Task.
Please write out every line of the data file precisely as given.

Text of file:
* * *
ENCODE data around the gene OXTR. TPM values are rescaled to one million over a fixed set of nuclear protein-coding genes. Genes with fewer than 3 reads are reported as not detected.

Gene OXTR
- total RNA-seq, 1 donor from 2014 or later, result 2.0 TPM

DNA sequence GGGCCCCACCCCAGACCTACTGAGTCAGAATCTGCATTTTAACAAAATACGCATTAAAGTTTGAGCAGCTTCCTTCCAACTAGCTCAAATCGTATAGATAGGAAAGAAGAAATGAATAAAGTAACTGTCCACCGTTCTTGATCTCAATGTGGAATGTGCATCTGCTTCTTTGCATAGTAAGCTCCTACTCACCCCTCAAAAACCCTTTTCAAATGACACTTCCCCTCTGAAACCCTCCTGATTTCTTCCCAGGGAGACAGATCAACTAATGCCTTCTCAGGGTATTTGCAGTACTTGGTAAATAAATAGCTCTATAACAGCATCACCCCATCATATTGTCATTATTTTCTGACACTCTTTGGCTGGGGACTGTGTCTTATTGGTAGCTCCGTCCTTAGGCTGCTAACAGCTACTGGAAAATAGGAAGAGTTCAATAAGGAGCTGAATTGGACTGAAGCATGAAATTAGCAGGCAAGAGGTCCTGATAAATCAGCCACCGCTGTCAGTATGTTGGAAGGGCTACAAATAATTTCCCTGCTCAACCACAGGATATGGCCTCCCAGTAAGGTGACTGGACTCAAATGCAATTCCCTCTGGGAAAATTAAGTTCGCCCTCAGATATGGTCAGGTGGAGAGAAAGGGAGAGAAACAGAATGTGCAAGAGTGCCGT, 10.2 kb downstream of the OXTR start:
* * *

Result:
ENCODE data around the gene OXTR. TPM values are rescaled to one million over a fixed set of nuclear protein-coding genes. Genes with fewer than 3 reads are reported as not detected.

Gene OXTR
- total RNA-seq, 1 donor from 2014 or later, result 2.0 TPM

DNA sequence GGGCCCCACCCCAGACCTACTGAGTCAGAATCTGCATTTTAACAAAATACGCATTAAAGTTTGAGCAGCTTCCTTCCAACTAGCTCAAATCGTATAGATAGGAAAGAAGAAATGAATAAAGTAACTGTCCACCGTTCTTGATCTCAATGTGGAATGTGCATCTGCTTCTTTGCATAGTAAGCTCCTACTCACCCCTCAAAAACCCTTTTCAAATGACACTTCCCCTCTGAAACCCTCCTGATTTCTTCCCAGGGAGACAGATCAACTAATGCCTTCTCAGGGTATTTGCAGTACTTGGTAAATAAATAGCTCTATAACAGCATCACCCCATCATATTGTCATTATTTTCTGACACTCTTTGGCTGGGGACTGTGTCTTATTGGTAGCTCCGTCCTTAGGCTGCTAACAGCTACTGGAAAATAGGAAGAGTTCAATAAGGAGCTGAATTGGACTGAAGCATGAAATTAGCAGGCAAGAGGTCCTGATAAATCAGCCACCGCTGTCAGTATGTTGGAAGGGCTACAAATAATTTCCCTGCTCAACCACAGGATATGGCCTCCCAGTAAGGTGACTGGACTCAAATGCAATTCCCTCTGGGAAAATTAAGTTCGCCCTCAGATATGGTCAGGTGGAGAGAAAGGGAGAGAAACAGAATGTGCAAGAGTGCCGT, 10.2 kb downstream of the OXTR start: